The last three chapters - six, seven and eight - narrate the union’s post election decline and Chavez role in the union’s ruin. It is a story of the obsession Chavez developed to force union volunteers and staff to travel to La Paz to play a “Game” developed by his friend Charles Dederich as part of a drug rehabilitation program. The Game called for a moderator to attack and ridicule a target and then have a dozen others join in as part of “therapy” for self-examination. Only Chavez and few sycophants could see any connection to the needs of a union.

It is also a story of Executive Board meetings filled with personal attacks and purges of people Chavez falsely accused of plotting against him and the union. The people Garcia interviewed remember specific episodes like the “Monday Night Massacre” where the vegetarians at La Paz were attacked with accusations of plotting against the union and expelled without a chance to reply. Later the entire legal staff was summarily fired; 17 attorneys and dozens of support staff. Chavez arbitrarily called off the boycott and then badly offended Filipino farm workers when he insisted on a visit to Philippine dictator Ferdinand Marcos.

Many volunteers and staff protested through this period and tried to continue with the business of the union, but to no avail. Over the course of four years firings and resignations decimated the union which ceased doing what unions do by the early 1980’s. The book stops at this point followed by a brief epilogue.

The book covers the rise and fall of Cesar Chavez and the UFW thoroughly and clearly as it sets out to do, but not more. The book is not a history of farm workers or farm worker unions. Other unions and union organizing are mentioned only as necessary for the UFW story.

Given the tight focus of the book it has many details. Garcia had access to tape recordings of meetings and especially Executive Board meetings that allow a line by line recounting of who said what that fills the last three chapters of the book. Readers are introduced to many names in the narrative; some disappear, some reappear many times. Readers get to know a few key figures like Marshall Ganz and chief counsel Jerry Cohen, but special effort is required to keep track of all the people and their role in the story. Sometimes discussion reads like an organizer’s convention.

As I finished the book I weighed the positives and negatives in the work of Cesar Chavez and the legacy he leaves to organized labor, but one thing caught my eye in the epilogue: not one person picking grapes in California in 2012 was a member of a union.

Tuesday, July 1, 2014

The Gamblers Dilemma

When I speak of gamblers I am not talking about a bet on your favorite football pool at the office or a game of cards with friends on Saturday night; that you can call entertainment and fun. What I am talking about is repeated bets in commercial casinos or state lotteries. Gamblers who gamble day after day or month after month will earn nothing at best.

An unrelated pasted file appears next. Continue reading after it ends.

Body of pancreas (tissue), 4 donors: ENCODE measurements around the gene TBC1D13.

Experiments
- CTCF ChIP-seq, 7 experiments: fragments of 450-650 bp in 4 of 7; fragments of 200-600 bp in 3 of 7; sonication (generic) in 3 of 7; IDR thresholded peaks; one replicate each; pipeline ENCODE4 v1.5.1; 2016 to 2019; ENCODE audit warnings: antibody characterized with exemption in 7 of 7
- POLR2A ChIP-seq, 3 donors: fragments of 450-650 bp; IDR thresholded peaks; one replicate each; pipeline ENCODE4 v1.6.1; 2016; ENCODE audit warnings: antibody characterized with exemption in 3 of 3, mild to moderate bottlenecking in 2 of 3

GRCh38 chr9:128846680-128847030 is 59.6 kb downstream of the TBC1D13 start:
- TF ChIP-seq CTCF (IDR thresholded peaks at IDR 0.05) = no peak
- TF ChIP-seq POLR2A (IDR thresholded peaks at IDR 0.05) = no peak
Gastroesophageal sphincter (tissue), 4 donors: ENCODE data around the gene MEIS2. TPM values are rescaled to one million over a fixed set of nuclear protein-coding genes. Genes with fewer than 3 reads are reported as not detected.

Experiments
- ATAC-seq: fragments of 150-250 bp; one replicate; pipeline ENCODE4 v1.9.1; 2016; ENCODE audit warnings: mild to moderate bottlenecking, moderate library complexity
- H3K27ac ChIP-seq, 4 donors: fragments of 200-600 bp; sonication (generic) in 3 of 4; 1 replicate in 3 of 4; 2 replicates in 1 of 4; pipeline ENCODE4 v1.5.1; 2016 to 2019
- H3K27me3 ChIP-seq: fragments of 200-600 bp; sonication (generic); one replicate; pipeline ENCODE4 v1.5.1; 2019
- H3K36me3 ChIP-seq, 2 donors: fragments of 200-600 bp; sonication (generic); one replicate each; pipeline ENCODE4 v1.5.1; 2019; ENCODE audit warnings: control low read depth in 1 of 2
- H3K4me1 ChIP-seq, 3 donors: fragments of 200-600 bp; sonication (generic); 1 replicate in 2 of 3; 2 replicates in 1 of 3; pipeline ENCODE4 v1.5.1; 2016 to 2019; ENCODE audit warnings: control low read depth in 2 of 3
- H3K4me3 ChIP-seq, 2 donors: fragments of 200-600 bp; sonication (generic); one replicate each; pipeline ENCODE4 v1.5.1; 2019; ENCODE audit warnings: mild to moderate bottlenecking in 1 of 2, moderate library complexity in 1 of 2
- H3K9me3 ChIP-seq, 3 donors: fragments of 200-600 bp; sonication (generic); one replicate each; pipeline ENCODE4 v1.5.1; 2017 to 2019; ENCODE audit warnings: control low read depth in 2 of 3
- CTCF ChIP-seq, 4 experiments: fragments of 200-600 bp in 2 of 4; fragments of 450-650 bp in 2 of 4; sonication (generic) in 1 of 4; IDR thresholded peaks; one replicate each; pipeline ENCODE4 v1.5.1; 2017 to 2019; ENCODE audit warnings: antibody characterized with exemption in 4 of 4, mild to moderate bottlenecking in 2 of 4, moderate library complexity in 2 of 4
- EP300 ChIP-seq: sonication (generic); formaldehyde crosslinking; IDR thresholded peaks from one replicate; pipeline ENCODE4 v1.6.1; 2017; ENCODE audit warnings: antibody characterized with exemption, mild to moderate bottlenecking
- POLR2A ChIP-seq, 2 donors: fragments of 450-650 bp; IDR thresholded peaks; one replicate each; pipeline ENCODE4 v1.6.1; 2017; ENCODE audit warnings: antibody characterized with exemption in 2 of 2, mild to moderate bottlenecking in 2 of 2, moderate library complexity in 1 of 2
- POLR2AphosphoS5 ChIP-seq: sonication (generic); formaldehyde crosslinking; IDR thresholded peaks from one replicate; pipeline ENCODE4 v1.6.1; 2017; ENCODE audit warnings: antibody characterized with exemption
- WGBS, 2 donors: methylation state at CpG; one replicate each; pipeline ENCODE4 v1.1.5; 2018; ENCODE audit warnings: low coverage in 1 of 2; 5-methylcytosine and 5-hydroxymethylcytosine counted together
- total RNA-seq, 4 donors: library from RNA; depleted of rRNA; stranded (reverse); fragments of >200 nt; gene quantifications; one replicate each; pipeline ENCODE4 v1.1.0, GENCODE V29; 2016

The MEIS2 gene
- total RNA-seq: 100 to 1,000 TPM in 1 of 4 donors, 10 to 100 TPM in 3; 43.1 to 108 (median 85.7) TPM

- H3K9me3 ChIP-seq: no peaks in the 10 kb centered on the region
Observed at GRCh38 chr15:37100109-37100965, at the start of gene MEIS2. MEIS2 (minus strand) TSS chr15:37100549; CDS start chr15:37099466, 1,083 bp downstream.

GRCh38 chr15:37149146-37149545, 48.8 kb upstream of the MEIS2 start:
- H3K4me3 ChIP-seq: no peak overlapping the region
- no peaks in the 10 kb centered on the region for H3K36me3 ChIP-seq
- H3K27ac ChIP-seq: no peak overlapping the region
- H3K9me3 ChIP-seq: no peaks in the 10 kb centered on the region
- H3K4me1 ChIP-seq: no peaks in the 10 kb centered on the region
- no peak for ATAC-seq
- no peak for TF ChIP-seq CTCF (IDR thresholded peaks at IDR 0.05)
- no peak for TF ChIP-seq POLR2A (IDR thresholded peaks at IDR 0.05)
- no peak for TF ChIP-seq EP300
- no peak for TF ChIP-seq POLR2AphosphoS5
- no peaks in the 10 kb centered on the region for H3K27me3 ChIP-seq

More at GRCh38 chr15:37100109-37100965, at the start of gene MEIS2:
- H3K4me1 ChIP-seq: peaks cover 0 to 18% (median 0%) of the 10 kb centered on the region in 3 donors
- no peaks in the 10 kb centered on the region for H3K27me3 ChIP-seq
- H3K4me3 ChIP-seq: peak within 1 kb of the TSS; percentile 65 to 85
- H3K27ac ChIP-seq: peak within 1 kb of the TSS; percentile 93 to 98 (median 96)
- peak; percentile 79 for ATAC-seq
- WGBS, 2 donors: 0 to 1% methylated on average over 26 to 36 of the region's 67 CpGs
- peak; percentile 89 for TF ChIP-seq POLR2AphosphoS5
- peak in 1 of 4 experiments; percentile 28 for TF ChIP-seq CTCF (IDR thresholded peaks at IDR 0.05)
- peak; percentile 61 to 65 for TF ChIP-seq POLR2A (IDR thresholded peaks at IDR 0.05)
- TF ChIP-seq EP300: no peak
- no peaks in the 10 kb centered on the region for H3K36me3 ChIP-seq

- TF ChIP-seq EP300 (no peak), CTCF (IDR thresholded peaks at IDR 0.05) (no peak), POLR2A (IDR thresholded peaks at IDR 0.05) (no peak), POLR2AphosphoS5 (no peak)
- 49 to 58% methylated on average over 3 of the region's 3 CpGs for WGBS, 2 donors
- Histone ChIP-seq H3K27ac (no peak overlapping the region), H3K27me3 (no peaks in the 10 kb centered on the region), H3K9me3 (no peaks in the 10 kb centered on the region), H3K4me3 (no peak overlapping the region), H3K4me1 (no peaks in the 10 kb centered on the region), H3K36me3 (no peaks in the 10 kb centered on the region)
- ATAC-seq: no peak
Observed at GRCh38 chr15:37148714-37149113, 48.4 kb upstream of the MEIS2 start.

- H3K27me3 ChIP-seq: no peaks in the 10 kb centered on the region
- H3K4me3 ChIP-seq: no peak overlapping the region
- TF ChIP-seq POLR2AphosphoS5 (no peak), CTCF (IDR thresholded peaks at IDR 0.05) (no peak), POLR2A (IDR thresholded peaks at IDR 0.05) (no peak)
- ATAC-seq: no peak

Suppose you bet a dollar on the flip of a coin. For a head you win a dollar, for a tail you lose your dollar. Probably you recognize that bet as a fair bet; your chance of winning a dollar just equals your chance of losing a dollar. But suppose you play the game day after day after day. Each day your chance is the same, but after 100 days you might win 56 out of a 100 to be $6.00’s up. After another 100 days you might win 47 and be up only $3.00.

Keep playing and the laws of large numbers take over. Play the game 10 thousand times and you can only expect to win $5,000 and lose $5,000. Play the game long enough and in the parlance of chance, your expected return will be zero: nothing. Most investors will not be happy earning nothing.

What is true for a private game of coin flipping is also true for all fair bets. Parties to a fair bet will earn nothing unless one of them stops soon after they have a stretch of good luck. Now we all know the state lotteries and commercial gambling casinos are earning money. State lotteries and casinos earn money because they are allowed to tilt the odds in their favor and the laws of large numbers take over to earn them a return.

For decades gambling was discouraged or illegal and even by the late 1980’s gambling was limited to two travel locations where table gambling prevailed as the dominate wager. After twenty-five years of expansion gambling may already be available at a shopping mall near you, and it will likely be at slot machines.

A modern slot machine is a computer programmed to lure players into repeated betting, but it is not a fair bet. State gambling commissions allow them tilt the odds in favor of the house. Keep gambling and no matter how many jackpots you win and you will end with nothing.

“Real investors do not play at casinos.”